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Alasdair Macleod: Inflation, recession, and declining U.S. hegemony
By Alasdair Macleod
Thursday, December 22, 2022
In the distant future we might look back on 2022 and 2023 as pivotal years.
So far we have seen the conflict between America and the two Asian hegemons emerge into the open, leading to a self-inflicted energy crisis on the western alliance. The 40-year trend of declining interest rates has ended, replaced by a new rising trend, the full consequences and duration of which are as yet unknown.
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The Western alliance enters the New Year with increasing fears of recession. Monetary policy makers face an acute dilemma: Do they prioritize inflation of prices by raising interest rates, or do they lean toward yet more monetary stimulation to ensure that financial markets stabilise, their economies do not suffer recession, and government finances are not driven into crisis?
This is the conundrum that will play out in 2023 for the U.S., U.K., E.U., Japan, and others in the alliance camp.
But economic conditions are starkly different in continental Asia.
China is showing the early stages of making an economic comeback. Russia's economy has not been badly damaged by sanctions, as the Western media would have us believe. All members of Asian trade organisations are enjoying the benefits of cheap oil and gas while the Western alliance turns its back on fossil fuels.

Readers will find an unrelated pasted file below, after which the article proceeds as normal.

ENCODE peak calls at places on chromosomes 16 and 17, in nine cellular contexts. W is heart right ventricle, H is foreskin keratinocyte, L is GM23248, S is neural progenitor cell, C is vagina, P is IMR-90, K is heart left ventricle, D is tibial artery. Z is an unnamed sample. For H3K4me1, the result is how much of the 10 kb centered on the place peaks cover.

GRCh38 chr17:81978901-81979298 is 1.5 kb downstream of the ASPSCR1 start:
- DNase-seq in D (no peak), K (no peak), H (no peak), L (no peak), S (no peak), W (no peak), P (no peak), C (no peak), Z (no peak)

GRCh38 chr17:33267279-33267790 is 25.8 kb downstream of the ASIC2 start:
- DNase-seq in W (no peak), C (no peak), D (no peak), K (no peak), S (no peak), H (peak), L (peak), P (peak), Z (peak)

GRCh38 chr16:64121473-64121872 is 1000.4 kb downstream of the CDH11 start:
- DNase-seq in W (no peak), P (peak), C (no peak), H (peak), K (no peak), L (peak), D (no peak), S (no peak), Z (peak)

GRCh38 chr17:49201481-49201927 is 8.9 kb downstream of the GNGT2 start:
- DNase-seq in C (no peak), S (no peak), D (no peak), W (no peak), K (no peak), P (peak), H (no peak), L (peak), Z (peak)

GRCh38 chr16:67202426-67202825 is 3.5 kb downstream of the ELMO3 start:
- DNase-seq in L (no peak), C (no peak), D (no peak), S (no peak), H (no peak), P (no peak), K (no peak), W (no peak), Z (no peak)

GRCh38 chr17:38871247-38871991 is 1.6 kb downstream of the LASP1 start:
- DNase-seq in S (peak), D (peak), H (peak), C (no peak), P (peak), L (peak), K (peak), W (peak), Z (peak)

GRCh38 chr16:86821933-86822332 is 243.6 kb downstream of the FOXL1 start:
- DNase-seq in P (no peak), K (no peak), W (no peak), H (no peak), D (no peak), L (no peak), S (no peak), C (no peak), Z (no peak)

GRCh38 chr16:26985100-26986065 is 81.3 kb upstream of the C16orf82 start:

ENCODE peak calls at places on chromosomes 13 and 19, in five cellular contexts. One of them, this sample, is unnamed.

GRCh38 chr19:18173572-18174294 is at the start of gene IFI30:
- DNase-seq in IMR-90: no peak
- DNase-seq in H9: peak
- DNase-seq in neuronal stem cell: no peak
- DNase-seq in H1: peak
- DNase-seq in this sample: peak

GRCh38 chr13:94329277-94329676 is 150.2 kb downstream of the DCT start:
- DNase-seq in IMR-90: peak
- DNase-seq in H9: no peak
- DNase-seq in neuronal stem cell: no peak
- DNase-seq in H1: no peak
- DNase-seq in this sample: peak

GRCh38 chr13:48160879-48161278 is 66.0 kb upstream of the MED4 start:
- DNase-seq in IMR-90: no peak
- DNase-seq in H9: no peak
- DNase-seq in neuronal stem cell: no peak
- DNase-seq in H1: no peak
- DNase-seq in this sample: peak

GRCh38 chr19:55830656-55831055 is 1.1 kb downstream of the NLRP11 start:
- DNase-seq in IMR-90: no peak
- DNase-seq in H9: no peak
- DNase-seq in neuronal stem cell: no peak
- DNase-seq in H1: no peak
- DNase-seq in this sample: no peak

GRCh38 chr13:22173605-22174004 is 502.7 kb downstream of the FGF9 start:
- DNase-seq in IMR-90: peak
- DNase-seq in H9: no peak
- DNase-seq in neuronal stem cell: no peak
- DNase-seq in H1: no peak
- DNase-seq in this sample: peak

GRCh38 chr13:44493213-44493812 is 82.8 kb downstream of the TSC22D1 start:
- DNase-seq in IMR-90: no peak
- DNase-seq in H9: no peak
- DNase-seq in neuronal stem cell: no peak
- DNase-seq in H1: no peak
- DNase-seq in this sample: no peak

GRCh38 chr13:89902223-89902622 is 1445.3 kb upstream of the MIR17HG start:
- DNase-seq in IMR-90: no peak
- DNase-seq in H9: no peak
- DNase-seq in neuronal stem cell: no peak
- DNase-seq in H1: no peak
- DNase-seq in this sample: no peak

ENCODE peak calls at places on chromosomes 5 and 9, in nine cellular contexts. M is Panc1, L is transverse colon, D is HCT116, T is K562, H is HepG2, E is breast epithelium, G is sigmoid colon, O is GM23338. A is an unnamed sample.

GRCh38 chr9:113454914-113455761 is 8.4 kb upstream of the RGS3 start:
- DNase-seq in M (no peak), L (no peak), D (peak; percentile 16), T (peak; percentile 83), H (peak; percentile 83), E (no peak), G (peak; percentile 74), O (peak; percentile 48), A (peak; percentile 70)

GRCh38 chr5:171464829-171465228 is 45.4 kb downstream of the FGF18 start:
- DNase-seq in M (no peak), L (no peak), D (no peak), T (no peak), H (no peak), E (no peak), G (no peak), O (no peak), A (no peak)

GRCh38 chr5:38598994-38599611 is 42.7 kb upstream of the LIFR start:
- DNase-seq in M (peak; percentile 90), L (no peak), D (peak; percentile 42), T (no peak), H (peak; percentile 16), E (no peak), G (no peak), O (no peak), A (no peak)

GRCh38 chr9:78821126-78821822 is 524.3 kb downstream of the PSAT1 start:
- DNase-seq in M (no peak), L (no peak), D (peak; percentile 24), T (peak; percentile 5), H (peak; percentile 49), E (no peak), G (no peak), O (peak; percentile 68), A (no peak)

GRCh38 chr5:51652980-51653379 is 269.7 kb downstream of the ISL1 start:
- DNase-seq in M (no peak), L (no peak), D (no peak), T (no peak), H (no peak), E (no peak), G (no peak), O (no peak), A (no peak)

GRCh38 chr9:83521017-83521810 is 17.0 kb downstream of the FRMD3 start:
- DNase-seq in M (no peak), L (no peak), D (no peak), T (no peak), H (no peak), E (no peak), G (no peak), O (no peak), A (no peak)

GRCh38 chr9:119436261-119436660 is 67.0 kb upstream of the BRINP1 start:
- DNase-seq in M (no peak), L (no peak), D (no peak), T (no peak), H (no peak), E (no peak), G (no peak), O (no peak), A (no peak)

The message sent to Saudi Arabia, the Gulf Cooperation Council, and even to OPEC+ is that their future markets are with the Asian hegemons. Predictably, they are all gravitating into this camp. They are abandoning the American-led sphere of influence.
The year 2023 will see the consequences of Saudi Arabia ending the petrodollar. Energy exporters are feeling their way toward new commercial arrangements in a bid to replace yesterday's dollar. There's talk of a new Asian trade settlement currency.
But we can expect oil exports to be offset by inward investment, particularly between Saudi Arabia, the GCC, and China. The most obvious surplus emerging in 2023 is of internationally held dollars, whose use value is set to drop away, leaving it as an empty shell.
It amounts to a perfect storm for the dollar, and all those who sail with it.
Those of us who live long enough to look back on these years are likely to find them to have been pivotal for both currencies and global alliances. They will likely mark the end of Western supremacy and the emergence of a new, Asian economic domination. ...
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